The owners behind the the bar are Niya Gingerich and her husband, Grant, who also own the El Camino Tavern in Highland. Both have been in the bar and restaurant business for years, and Gingerich's grandmother even owned a bar in Washington state, so it seems to run in the family. The Gingeriches took over the space and even bought the liquor license from the landlord when the Music Bar left. (There were rumors that it would rebuild elsewhere, but nothing ever materialized.)
I was a frequent visitor of the Music Bar, a karaoke-all-the-time dive, and have continued to stop by occasionally in the Local 46 era. A friend of a friend used to bartend there, and it's still a good spot for karaoke, but these days the singing only goes down on Thursday nights. One of those Thursday nights found me there with a group of friends that included Jamie Laurie of the Flobots. We coerced him into doing his own song, "Handlebars," which you may remember as a big hit in the mid-2000s (you know, the one that goes, "I can ride my bike with no handlebars, no handlebars, no handlebars..."). When the other patrons seated around the karaoke stage commented on how close he sounded to the "real" song, we blew their minds by telling them that he was the original singer. You could pretty much see their brains exploding.
Some friends and I recently found ourselves at Local 46 — this time not to mess with our fellow karaoke singers, but just to grab drinks on a Friday night. The crowd wasn't quite wall-to-wall, but close; everyone was there to see the Grown A$$ Man Band, a four-piece jazz and blues ensemble commonly seen on stage at Local 46 and the Appaloosa Grill downtown. The highlight of the performance was either the musician who played a conch shell as an instrument, or the older hippie-looking couples dancing in front of the stage. My friends and I joined in, dancing along for a little while before heading out to the patio.
Back inside, the crowd was still jiggling and swing-dancing and doing the twist or whatever else they felt like doing as the band played on. We danced a little ourselves, then decided to try to cram four people into a photo booth made from an old phone booth — a fun endeavor, even if the we didn't all quite make it into the resulting photos.
Afternoons are surprisingly busy, too; a recent Wednesday found all the bar seats full, primarily with thirty-something women and a couple of older guys who were shooting pool across the room. Niya tells me she lives nearby and is the president of the Tennyson Berkeley Business Association, so the bar is involved in most neighborhood events. During the Culture Walk on Tennyson on the first Friday of every month, Local 46 hosts wine tastings and opens new art exhibits, displayed on the walls of the bar. Neighborhood school fundraisers like the Totally Tennyson block party and the EdFest cornhole tournament benefit Edison Elementary. Coming up on July 8 is the Berkeley Beer and Spirits Mini-Fest, with tasters of beer, wine and spirits, as well as food and live entertainment, an event that always coincides with the quarterly Horseshoe Market arts-and-crafts fair across the street in the Olinger's parking lot.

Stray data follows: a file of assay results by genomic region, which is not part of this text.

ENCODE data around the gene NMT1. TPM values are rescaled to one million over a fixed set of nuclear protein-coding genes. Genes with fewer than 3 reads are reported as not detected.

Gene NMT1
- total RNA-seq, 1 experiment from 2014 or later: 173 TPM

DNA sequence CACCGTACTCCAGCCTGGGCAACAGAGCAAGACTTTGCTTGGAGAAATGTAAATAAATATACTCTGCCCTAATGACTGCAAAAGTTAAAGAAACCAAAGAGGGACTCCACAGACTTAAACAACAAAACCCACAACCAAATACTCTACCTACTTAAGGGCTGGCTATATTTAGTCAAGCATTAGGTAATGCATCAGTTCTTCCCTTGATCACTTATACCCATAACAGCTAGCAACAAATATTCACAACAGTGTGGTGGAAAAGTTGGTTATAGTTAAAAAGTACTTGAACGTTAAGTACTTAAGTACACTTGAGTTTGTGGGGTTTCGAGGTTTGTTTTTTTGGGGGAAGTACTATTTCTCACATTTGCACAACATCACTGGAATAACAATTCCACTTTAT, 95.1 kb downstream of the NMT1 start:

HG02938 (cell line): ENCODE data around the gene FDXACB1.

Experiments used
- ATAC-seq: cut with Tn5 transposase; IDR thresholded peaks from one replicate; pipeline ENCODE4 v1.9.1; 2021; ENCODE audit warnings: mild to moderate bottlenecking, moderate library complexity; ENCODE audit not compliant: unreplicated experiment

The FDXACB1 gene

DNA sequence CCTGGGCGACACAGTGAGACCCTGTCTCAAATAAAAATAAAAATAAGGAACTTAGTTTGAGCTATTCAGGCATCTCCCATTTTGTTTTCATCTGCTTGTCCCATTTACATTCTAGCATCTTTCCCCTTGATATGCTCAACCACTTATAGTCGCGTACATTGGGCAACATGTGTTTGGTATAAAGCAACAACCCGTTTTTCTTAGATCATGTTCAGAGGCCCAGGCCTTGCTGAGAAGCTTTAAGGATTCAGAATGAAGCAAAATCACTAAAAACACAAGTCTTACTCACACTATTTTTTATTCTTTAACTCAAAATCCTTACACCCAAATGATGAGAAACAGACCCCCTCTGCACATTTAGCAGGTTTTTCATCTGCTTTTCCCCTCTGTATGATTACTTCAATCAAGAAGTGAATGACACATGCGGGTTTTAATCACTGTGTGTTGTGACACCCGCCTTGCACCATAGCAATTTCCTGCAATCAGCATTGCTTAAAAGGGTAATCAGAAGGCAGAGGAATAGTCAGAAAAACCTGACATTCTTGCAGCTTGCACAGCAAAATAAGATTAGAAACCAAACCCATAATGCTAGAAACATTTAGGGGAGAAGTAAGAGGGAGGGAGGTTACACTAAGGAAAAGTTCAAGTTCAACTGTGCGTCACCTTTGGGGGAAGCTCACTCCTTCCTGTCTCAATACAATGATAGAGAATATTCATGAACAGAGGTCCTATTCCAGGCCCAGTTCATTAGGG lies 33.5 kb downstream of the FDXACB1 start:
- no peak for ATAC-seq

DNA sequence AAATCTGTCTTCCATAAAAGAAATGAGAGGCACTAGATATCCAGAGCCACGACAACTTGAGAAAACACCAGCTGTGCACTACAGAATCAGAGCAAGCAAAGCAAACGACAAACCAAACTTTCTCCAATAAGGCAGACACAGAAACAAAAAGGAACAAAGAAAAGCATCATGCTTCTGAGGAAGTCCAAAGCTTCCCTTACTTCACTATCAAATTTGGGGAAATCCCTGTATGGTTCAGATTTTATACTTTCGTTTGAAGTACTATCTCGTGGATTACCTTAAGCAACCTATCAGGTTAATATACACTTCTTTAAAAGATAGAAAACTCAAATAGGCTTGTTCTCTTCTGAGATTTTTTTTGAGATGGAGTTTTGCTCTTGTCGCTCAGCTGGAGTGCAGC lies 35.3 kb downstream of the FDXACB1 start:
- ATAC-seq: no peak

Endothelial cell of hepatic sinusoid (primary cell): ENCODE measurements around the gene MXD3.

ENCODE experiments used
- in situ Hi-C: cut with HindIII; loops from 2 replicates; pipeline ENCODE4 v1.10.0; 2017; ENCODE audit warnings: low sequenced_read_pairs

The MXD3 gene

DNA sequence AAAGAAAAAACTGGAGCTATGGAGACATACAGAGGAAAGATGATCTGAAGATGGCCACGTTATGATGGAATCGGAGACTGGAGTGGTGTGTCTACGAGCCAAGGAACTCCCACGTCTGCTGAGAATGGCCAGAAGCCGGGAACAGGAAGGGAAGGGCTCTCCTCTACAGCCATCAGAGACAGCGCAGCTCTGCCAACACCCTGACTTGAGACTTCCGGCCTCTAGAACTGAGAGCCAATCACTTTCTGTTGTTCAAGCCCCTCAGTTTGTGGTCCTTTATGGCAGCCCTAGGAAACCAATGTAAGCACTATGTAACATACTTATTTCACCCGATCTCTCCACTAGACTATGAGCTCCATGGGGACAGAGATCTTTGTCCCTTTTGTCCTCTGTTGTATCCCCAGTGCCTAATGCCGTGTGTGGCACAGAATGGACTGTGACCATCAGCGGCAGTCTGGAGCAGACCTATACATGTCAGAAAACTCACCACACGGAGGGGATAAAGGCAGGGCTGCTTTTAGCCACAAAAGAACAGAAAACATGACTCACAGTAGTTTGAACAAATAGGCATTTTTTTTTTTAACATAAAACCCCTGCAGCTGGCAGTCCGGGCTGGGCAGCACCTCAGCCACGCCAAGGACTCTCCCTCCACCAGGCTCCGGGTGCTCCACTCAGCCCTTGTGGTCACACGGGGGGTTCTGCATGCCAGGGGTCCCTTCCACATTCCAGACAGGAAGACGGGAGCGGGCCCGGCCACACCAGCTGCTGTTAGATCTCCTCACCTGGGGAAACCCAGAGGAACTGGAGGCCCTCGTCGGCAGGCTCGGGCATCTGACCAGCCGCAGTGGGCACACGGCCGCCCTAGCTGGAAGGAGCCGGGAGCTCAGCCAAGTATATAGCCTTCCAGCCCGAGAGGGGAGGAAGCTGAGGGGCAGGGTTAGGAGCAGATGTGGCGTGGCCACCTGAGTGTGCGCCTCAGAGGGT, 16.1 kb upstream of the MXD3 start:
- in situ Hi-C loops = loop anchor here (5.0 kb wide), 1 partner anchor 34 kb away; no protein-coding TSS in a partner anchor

And as summer winds down, Local 46 makes the best of its biergarten with a kid-friendly and not-full-of-tourists Oktoberfest celebration in September, when the crew offers all the stein hoisting, live music and beer drinking you can handle without having to park downtown and get pushed off the sidewalk by lederhosen-wearing herds of bros. For weekly action, Monday nights bring an open-stage jam full of great local talent hosted by Denver hat aficionado and musician Larry Nix.
My chat with Niya, on a pleasant afternoon on the sunny patio full of folk art and partitions of made of rustic wood and steel elements, was interrupted as the older pool-playing gentlemen approached us, so I asked them what they liked about the bar, and aside from the free pool, they said it was all about meeting and connecting with new people. One of the men twisted and shuffled to the muted strains of "Tequila" coming through the outdoor speakers, pausing only to tell us to make this "the best first day of the rest of our lives." Niya, prompted by the encounter, explains that the bar continues to draw an eclectic mix as the neighborhood changes. Old-timers who grew up on the Northside, families with kids, musicians, restaurant industry folks and upscale newcomers living in the new condos surrounding the bar all come in to relax over drinks.
Whatever change comes to Berkeley and north Denver over the years, the Gingeriches and their staff at Local 46 are committed to welcoming all of the neighbors, no matter where they come from. So if you visit, get ready to meet new friends — and maybe even have the best first day of the rest of your life.